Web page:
Saturday, August 5, 2017

Taking My First Action Step with @Anchor

In my last post, I shared how I reached a standstill in my digital journey as an educator. Therefore, I listed some steps I'd like to take as a connected educator. (If you'd like to know more about "Action Steps," check out David Allen's Getting Things Done.) If one didn't notice, most of what I listed included methods that I myself could go beyond understanding/applying and move on to creating. Since then, a couple action steps have happened in ways I hadn't expected. I am excited(!), to say the least.

One that I've picked up on is a free podcasting app called Anchor where podcasts are able to be recorded and edited on-the-spot on your phone and can disappear after 24 hours if you so desire. But there's so much more to it! (I highly recommend you check out the site and app.)
Blogging with written words can be easier and safer than being part of different kinds of multimedia and social media production and interaction. Also, if I'm wanting my students to curate, design, make mistakes, and produce, then I should be an example. I got hooked on Anchor after a couple related events sparked my curiosity in various outlets as well as inspired me with the courage to go beyond my fears of being heard or seen within media. 

1) Don Wettrick, the transparent multimedia produced in his Innovation Class, and his StartEdUp podcast have encouraged me to be more open, incorporate others' voices, and move forward with telling one's story. After that, even going so as far as interacting on those platforms and being vulnerable in discussions of how to improve blows my mind. My brain is on rapid-fire when considering how to do this in China.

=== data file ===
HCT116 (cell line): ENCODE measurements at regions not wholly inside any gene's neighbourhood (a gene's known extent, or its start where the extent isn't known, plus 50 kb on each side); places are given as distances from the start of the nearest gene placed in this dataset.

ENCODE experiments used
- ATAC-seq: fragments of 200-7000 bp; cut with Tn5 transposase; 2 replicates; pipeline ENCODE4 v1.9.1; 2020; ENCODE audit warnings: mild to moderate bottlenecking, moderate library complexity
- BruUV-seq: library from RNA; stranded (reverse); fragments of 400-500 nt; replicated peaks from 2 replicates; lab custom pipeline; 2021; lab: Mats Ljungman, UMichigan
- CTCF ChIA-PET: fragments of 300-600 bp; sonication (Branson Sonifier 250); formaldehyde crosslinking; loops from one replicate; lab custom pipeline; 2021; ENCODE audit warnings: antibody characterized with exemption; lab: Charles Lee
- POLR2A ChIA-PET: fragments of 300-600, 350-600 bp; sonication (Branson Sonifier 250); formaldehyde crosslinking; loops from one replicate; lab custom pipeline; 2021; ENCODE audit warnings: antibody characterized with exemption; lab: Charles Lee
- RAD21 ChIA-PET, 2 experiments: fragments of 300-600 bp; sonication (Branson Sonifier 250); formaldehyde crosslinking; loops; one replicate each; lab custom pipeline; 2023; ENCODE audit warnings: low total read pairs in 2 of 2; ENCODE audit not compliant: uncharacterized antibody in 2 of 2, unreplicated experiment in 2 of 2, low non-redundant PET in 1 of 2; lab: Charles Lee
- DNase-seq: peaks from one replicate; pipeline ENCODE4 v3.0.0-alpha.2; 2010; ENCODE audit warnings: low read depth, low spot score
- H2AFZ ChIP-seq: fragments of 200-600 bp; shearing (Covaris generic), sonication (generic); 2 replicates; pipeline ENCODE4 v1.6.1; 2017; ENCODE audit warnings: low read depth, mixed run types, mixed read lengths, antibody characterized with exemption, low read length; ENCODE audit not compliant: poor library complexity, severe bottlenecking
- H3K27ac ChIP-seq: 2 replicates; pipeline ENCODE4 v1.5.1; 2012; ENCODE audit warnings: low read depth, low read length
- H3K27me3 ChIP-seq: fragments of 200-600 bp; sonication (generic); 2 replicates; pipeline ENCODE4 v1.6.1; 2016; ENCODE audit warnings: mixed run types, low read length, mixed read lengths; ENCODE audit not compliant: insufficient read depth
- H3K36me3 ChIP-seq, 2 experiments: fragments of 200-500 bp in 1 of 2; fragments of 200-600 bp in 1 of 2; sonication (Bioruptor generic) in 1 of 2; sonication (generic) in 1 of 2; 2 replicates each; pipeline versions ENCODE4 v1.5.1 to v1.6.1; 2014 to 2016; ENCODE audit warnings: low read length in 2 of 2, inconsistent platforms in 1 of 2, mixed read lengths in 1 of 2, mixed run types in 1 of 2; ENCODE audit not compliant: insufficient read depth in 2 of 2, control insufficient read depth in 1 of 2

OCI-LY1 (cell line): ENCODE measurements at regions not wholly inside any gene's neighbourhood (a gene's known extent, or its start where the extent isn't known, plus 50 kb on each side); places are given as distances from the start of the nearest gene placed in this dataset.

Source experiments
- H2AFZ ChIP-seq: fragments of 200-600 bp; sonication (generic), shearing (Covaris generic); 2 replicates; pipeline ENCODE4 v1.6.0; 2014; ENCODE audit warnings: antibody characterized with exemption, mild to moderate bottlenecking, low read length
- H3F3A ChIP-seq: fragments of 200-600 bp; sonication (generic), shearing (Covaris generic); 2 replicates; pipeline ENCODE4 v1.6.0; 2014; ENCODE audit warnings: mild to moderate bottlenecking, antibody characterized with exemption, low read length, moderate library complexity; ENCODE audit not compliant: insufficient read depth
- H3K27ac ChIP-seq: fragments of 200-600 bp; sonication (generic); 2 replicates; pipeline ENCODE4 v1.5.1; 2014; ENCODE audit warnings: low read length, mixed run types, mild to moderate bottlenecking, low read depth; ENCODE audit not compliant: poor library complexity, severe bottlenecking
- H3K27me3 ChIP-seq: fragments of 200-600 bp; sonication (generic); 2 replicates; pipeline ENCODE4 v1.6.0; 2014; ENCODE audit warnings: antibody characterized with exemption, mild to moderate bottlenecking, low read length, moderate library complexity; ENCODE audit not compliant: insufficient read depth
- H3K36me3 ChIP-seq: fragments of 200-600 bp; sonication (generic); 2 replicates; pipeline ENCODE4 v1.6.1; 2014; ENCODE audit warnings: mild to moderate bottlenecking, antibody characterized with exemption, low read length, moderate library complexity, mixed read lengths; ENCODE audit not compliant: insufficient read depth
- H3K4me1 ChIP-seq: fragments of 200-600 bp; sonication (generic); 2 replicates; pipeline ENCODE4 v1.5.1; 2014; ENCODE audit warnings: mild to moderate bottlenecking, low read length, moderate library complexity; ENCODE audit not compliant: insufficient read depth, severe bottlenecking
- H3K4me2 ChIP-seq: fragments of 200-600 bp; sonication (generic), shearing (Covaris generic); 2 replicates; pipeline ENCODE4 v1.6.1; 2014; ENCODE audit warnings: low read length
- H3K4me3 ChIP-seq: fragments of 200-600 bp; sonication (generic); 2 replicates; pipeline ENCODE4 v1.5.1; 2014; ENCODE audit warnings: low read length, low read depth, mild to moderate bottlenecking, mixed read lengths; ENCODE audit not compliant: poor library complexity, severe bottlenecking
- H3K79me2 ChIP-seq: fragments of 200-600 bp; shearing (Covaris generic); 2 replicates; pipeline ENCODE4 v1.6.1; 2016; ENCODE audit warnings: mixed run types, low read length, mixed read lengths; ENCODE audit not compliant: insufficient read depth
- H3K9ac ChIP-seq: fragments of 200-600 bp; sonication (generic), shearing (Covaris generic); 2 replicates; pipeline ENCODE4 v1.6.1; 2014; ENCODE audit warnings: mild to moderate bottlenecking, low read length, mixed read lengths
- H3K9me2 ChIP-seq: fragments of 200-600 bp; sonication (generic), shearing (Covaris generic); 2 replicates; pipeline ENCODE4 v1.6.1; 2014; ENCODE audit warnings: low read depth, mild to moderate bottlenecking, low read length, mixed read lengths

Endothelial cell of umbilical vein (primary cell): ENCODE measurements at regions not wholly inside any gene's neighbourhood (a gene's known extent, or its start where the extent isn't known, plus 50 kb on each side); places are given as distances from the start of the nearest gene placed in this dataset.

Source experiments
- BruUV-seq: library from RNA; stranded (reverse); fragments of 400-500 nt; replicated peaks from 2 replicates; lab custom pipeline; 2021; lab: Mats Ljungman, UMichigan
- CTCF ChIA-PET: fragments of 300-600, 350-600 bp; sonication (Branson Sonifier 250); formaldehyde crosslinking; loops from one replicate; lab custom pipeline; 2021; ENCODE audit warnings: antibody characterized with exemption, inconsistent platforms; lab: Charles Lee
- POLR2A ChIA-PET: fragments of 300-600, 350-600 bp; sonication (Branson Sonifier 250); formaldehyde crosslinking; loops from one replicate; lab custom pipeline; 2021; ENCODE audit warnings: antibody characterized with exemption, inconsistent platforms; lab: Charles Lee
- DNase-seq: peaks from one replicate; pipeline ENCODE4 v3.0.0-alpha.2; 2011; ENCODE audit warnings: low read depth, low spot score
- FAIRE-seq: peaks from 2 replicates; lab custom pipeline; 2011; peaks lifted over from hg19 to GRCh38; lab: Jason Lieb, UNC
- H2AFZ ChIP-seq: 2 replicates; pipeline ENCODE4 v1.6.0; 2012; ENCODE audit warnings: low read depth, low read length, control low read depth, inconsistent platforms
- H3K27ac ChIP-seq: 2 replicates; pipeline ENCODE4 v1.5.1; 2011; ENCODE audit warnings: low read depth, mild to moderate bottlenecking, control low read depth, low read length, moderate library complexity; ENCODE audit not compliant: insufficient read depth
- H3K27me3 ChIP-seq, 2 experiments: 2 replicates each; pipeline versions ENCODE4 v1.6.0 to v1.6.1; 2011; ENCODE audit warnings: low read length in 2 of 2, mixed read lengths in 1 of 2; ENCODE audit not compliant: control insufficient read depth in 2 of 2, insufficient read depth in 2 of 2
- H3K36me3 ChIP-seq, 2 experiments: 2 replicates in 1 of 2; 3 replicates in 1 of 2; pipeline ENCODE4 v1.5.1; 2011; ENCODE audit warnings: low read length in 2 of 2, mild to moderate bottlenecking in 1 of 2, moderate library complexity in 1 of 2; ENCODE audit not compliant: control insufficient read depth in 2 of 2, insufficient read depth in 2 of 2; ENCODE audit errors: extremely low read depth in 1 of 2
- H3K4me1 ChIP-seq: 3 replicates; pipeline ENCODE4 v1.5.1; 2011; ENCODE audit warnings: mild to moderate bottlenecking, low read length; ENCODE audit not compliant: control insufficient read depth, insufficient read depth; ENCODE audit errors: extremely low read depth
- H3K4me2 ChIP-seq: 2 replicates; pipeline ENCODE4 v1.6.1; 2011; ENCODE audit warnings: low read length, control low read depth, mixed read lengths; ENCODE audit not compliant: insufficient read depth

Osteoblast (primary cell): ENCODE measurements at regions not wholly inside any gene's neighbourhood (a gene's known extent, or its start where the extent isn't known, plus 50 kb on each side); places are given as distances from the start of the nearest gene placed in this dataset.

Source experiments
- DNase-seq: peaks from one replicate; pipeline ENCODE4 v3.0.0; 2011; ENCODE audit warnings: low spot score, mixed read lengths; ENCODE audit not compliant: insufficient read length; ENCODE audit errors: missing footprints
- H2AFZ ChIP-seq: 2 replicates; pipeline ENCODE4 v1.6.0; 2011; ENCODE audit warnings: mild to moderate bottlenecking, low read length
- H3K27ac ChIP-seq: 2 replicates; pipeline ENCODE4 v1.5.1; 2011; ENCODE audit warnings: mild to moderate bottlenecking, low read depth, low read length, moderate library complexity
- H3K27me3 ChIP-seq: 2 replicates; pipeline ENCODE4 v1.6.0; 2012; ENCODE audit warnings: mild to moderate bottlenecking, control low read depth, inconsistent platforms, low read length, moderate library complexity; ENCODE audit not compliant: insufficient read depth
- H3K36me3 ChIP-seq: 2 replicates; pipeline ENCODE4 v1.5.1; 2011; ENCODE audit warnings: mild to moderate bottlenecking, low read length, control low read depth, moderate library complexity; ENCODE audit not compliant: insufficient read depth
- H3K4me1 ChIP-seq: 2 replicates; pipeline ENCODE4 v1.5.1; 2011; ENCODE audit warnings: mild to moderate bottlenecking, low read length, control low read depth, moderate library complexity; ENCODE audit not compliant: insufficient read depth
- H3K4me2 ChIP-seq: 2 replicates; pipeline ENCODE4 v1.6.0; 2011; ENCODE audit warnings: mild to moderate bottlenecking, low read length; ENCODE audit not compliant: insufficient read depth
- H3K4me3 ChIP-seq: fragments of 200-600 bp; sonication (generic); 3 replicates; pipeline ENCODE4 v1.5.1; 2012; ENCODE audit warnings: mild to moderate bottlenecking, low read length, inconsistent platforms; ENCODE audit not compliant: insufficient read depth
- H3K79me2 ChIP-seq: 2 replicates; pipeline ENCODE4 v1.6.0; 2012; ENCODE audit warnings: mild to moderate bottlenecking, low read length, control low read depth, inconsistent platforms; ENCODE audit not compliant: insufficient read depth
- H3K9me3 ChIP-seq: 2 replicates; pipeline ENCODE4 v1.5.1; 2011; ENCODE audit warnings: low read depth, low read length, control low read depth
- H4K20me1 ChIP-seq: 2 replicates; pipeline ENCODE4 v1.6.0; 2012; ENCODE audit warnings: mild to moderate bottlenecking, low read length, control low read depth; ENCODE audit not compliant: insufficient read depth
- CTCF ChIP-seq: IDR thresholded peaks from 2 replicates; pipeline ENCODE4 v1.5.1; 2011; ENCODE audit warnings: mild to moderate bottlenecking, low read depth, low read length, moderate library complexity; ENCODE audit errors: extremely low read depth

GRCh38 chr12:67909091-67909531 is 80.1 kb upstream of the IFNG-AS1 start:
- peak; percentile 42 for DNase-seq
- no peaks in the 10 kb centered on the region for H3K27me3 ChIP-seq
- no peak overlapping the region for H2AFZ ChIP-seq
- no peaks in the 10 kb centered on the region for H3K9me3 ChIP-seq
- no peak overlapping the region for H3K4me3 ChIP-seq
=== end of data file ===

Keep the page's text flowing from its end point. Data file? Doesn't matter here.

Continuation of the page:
2) Malcolm Gladwell's Revisionist History podcast. Before this though came an insight from Gladwell when inquired on why he was starting a podcast. "You think with your eyes and feel with your ears." Upon hearing that, I started a station on Anchor and quickly discovered how monotonous my voice was. It was then that it clicked in my head...I can express my passion, tones, and more through a podcast. Why was I limiting myself? Gladwell certainly doesn't. I get chills while still thinking and processing what I had just listened to. (How much I want for similar situations to have my listeners experience when contemplating education!)
Starting off, there have been learning curves for sure. Nonetheless, it has been and will be worth it.

If you would like to listen to my For the Students Anchor podcast, check it out here, Favorite it, Share it, and let me know what questions and thoughts you have. Thanks!

Wednesday, July 12, 2017

Next Steps for a Connected Educator

Though I’ve been connected on social media for a few years, I feel like there should be more to the network, the community, the redefinition of it…all of this has made me think about the next steps I could should take when utilizing it as well as technology and the place they have within the innovation I myself as a person and teacher should strive for.

To be honest, when it comes to social media, I’ve already started to utilize Feedly, Pinterest, Evernote, and Twitter into my own personal methods of professional development and collaboration (though Evernote is on its last leg). Feedly came within the last couple months off of a recommendation from Steven Anderson since I couldn’t find a quality app for Blogger on the App Store. I initially didn’t join Pinterest because I used to think it was only for recipes, decoration ideas, and wedding planning. Little did I know with such a na├»ve mind. It’s great for curating content while Evernote allows me to save the article then and there in various ways. (Side notes: Pinterest is now blocked in China as of a few weeks ago, Evernote is in Chinese on the local internet, and Twitter has been game-changing. Who would have thought any of those would have happened?)